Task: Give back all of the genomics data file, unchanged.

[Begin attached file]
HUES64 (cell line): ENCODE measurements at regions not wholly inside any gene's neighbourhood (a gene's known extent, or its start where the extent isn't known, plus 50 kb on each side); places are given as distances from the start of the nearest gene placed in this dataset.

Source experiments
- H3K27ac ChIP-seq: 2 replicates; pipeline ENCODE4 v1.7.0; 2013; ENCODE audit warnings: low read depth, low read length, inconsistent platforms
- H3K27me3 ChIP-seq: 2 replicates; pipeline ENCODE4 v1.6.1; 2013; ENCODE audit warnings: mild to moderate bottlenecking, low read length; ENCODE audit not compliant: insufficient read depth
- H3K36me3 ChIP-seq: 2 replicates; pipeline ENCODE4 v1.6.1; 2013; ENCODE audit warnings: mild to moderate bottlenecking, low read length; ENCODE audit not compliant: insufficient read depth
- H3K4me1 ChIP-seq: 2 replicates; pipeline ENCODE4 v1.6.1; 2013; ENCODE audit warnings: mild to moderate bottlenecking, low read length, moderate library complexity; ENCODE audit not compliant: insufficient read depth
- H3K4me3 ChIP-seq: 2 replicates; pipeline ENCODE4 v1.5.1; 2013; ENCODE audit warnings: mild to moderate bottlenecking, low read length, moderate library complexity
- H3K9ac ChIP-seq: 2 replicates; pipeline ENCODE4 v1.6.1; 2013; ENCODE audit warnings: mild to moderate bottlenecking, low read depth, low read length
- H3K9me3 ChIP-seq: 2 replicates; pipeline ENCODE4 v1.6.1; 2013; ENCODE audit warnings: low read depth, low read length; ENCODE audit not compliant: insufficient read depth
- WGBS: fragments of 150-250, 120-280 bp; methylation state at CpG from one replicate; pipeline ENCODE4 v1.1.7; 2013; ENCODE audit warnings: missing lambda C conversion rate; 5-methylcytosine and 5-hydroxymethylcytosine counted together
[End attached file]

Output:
HUES64 (cell line): ENCODE measurements at regions not wholly inside any gene's neighbourhood (a gene's known extent, or its start where the extent isn't known, plus 50 kb on each side); places are given as distances from the start of the nearest gene placed in this dataset.

Source experiments
- H3K27ac ChIP-seq: 2 replicates; pipeline ENCODE4 v1.7.0; 2013; ENCODE audit warnings: low read depth, low read length, inconsistent platforms
- H3K27me3 ChIP-seq: 2 replicates; pipeline ENCODE4 v1.6.1; 2013; ENCODE audit warnings: mild to moderate bottlenecking, low read length; ENCODE audit not compliant: insufficient read depth
- H3K36me3 ChIP-seq: 2 replicates; pipeline ENCODE4 v1.6.1; 2013; ENCODE audit warnings: mild to moderate bottlenecking, low read length; ENCODE audit not compliant: insufficient read depth
- H3K4me1 ChIP-seq: 2 replicates; pipeline ENCODE4 v1.6.1; 2013; ENCODE audit warnings: mild to moderate bottlenecking, low read length, moderate library complexity; ENCODE audit not compliant: insufficient read depth
- H3K4me3 ChIP-seq: 2 replicates; pipeline ENCODE4 v1.5.1; 2013; ENCODE audit warnings: mild to moderate bottlenecking, low read length, moderate library complexity
- H3K9ac ChIP-seq: 2 replicates; pipeline ENCODE4 v1.6.1; 2013; ENCODE audit warnings: mild to moderate bottlenecking, low read depth, low read length
- H3K9me3 ChIP-seq: 2 replicates; pipeline ENCODE4 v1.6.1; 2013; ENCODE audit warnings: low read depth, low read length; ENCODE audit not compliant: insufficient read depth
- WGBS: fragments of 150-250, 120-280 bp; methylation state at CpG from one replicate; pipeline ENCODE4 v1.1.7; 2013; ENCODE audit warnings: missing lambda C conversion rate; 5-methylcytosine and 5-hydroxymethylcytosine counted together